15 i.e., as a sign of homage. See 1 Sam. x. 1. Used of religious homage (cp. ad-or-o) in i Kgs. xix. 18, Job xxxi. 27, Hos. xiii. 2.

16 Bar; Prov. xxxi. 2. The unusual term befits the unique character of the Sonship.

That the word means "Son” is beyond question. Gesenius, De Wette, Rosenmüller, Mendelssohn, and Fürst, follow Aben-Ezra in so rendering it. Those Jews, who took it otherwise, acted (as Fürst remarks) "from polemical motives.”

Bar" is without the article ;—“Him who is Son :"_Son, as none other can be ; Son of God, and Son of man. Cp. Isai. ix. 6. “To us a Son is given ;"—where the meaning is, one who shall be the Son spoken of in vii. 14, 15 ;—whose name was to be Iinmanuel.

17 For He is now among you, who said to Israel, “I will not go While His wrath blazes but a moment18

Oh happy all that take refuge in Him"!


up in the midst of hee, for thou art a stiff-necked people ; lest I consume thee on the way" (Exod. xxxiii. 3).

18 Cp. Exod. xxxiii. 5; Isai. xxvi. 20.

19 Chosey vo—who habitually seek and find shelter in Him. This is the primitive meaning of the word chasah; as the noun machaseh shows. Cp. Dent. xxxii. 37; “The Rock, in which they took refuge.” Ruth ii. 12; “Yahveh, Israel's God, under whose wings thou art come to take refuge” (or, find shelter).

Obs. 1. This King must Himself, then, be divine :—for the Psalms (as all Scripture) represent God alone as the “Refuge" of His people. See xviii. 2; xlvi. I, etc. Cp. Jer. xvii. 5.

Obs. 2. Ho does not say, “Happy all who obey Him;" but who take refuge in Him;" for faith in “the love of God, which is in Jesus Christ,” is the root and principle of all obedience ;-as indeed it is the prime act of obedience (St. John vi. 29). Cp. note ? on Ps. i. 2.

Obs. 3. Accordingly the prophet Jeremiah, when paraphrasing Ps. i. 2, 3, says—“Blessed is the man who trusteth in the Lord”;binding Ps. i and ii together ;-throwing, in fact, Ps. ii. 12 into the mould of i. 3.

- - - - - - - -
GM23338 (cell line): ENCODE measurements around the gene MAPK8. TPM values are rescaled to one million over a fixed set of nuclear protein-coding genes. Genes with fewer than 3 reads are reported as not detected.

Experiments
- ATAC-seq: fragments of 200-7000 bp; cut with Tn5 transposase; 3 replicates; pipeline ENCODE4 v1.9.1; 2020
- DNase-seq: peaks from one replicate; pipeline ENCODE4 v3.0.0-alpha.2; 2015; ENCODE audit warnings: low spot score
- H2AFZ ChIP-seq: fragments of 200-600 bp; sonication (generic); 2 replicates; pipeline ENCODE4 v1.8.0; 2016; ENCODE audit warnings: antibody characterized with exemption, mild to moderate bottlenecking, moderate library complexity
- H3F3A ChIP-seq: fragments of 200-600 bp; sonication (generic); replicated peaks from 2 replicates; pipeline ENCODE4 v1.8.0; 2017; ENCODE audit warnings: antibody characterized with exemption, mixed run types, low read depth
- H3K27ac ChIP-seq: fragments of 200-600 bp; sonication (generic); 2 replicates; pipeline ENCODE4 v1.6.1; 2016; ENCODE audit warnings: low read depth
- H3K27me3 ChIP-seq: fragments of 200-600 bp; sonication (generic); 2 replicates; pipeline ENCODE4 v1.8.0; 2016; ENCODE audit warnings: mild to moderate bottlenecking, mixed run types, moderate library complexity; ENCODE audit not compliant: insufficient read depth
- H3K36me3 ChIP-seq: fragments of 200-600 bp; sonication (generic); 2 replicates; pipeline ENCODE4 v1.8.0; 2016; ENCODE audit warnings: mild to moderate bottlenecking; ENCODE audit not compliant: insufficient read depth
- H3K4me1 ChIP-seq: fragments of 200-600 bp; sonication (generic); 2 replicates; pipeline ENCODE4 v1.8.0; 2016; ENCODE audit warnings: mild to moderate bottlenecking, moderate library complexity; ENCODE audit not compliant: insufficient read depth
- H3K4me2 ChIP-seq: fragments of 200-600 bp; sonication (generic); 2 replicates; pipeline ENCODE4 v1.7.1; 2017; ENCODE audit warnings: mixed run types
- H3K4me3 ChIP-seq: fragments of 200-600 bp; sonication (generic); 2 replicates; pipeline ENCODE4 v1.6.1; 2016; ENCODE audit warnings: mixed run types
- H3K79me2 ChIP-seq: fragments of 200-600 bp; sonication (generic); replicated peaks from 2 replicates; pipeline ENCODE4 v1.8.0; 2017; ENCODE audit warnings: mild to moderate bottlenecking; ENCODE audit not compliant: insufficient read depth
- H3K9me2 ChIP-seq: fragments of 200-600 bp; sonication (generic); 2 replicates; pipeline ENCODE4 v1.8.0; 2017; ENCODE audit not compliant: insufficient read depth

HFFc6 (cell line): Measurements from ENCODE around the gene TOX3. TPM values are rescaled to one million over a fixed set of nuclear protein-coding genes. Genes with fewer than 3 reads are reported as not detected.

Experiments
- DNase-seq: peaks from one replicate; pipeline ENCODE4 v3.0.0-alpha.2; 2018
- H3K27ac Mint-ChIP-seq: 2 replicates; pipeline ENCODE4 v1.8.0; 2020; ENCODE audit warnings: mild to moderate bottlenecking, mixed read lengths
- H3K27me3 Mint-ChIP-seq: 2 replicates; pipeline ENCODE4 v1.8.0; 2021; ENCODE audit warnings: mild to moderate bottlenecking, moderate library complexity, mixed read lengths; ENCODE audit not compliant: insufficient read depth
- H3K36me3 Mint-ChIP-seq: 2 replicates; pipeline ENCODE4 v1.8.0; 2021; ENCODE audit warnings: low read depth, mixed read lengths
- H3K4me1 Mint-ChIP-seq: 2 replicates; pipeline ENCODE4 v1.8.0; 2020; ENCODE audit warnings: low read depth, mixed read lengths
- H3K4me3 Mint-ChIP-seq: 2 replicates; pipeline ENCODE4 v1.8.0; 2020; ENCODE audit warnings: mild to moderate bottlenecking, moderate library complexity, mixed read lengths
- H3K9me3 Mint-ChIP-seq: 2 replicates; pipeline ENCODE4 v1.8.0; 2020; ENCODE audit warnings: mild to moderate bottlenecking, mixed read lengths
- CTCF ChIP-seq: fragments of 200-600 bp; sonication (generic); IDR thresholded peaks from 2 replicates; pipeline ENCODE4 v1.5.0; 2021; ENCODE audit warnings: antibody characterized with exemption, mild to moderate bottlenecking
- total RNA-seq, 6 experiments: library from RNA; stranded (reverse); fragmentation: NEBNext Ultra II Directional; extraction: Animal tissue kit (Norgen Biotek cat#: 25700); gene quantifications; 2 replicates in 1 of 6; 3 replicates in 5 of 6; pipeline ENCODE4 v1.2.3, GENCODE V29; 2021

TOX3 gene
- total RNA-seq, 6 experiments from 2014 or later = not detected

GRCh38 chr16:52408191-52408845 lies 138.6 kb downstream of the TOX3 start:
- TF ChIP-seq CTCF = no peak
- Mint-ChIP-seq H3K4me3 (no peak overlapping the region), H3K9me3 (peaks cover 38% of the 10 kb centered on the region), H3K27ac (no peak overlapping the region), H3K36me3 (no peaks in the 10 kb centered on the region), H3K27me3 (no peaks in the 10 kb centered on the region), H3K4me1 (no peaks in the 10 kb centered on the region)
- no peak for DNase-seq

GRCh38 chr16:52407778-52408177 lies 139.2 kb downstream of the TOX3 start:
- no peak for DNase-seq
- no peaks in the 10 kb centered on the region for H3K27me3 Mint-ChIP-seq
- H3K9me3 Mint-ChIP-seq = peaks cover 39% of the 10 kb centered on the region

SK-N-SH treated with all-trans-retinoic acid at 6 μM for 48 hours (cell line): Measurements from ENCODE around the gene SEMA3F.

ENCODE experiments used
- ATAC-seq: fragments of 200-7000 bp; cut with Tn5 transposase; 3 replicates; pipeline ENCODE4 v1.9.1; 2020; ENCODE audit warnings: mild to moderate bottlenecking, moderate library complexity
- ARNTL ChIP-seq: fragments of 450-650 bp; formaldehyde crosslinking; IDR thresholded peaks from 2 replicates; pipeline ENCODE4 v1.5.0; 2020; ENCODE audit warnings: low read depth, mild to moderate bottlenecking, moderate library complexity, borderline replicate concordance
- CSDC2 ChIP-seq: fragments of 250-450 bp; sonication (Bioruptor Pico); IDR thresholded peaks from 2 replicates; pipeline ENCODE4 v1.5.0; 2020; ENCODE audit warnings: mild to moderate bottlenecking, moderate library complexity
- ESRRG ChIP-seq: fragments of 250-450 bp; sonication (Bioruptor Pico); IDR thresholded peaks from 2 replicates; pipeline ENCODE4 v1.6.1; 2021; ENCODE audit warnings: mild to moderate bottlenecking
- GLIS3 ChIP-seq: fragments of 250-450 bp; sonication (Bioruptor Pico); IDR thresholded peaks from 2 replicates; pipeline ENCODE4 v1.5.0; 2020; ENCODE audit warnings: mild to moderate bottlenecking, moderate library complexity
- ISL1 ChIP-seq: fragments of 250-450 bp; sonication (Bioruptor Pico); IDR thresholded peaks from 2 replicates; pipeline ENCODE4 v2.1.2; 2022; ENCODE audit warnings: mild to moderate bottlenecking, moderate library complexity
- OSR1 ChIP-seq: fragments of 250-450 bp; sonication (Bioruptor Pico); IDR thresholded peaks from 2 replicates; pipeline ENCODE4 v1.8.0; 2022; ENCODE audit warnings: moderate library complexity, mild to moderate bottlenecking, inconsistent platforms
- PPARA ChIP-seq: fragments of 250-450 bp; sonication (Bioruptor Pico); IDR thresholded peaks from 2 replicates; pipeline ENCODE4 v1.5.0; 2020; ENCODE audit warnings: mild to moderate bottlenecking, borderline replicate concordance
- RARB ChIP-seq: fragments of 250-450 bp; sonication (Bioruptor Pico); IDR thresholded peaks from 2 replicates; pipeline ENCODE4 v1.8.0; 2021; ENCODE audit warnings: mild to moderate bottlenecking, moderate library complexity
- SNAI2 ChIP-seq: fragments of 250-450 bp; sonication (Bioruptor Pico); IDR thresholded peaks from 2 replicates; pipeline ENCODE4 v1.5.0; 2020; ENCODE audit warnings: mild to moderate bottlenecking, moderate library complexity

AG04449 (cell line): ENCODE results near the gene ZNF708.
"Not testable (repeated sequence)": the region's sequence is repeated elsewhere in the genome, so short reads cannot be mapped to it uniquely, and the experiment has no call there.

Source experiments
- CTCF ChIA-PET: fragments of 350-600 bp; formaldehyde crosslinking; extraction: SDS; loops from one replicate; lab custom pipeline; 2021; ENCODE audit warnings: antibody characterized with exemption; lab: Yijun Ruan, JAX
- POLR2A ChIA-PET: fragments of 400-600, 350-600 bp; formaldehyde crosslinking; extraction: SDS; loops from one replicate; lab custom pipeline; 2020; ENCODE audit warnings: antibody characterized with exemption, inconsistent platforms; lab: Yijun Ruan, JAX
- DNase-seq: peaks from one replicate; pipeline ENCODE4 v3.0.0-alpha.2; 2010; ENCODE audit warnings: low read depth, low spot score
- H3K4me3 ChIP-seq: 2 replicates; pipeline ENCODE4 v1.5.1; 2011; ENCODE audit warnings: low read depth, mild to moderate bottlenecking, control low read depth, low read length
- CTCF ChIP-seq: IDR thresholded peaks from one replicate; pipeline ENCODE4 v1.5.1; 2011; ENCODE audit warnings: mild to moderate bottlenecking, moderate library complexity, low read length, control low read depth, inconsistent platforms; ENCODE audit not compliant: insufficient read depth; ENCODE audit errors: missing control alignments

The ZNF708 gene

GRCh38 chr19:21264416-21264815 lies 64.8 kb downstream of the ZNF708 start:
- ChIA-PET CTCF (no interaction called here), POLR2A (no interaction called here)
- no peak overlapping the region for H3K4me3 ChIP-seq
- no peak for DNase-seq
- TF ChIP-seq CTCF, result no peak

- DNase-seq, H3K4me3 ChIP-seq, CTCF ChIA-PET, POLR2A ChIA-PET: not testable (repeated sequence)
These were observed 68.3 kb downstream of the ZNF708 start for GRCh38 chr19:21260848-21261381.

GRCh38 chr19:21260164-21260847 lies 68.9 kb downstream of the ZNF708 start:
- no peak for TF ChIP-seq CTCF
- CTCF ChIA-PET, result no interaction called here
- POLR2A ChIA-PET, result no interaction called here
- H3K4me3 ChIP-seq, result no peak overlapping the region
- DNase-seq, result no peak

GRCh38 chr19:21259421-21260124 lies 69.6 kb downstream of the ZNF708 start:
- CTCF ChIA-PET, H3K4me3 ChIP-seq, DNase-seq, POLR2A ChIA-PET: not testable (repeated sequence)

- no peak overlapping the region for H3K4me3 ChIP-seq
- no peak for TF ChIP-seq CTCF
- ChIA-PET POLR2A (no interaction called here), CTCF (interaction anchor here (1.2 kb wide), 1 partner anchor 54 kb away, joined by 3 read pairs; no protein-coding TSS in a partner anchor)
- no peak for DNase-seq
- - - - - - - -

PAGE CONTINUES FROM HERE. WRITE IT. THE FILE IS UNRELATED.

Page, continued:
Obs. 4. Frequently the act of "taking refuge" is spoken of, as if it gave an assured title to protection. Thus xxxvii. 40, “He will save them because they take refuge in Him." Cp. xvi. 1 ; xviii. 30 ; xxxi. 19; xxxvii. 40; lvii. 1; xci. 9, 10. See also on xvii. 7.


A Psalm of David, during his flight from his son Absalom.

A Faith's tranquillity amidst the assaults of enemies.—A morning Psalm, as iv is an evening Psalm.

Obs. The number of verses is the same in both.

$ The preceding Psalm had set before us the utter vanity of all attempts to injure the Throne of God's Anointed King, - Messiah. The present Psalm relates to that incident in David's life, which stands as the typical instance of rebellion against God's Kingdom ;--as the type therefore of the working of Antichrist. The next three Psalms (iv, v, ví) probably belong to the same period.

Obs. 1. The source of consolation here is the “ Decree" spoken of in il. 6; see v. 4, "He answers me from His holy mount;" (emphasised by a Selah.) Simi. larly iv. 2 rests on ii. 1 (rig).

O LORD, how many are my foes become?!

Many are rising up against me. 2 Many are saying to my soul”,

“There is no salvation for him in God 3." SELAH.

3 Yet Thou, LORD, art a shield* about me,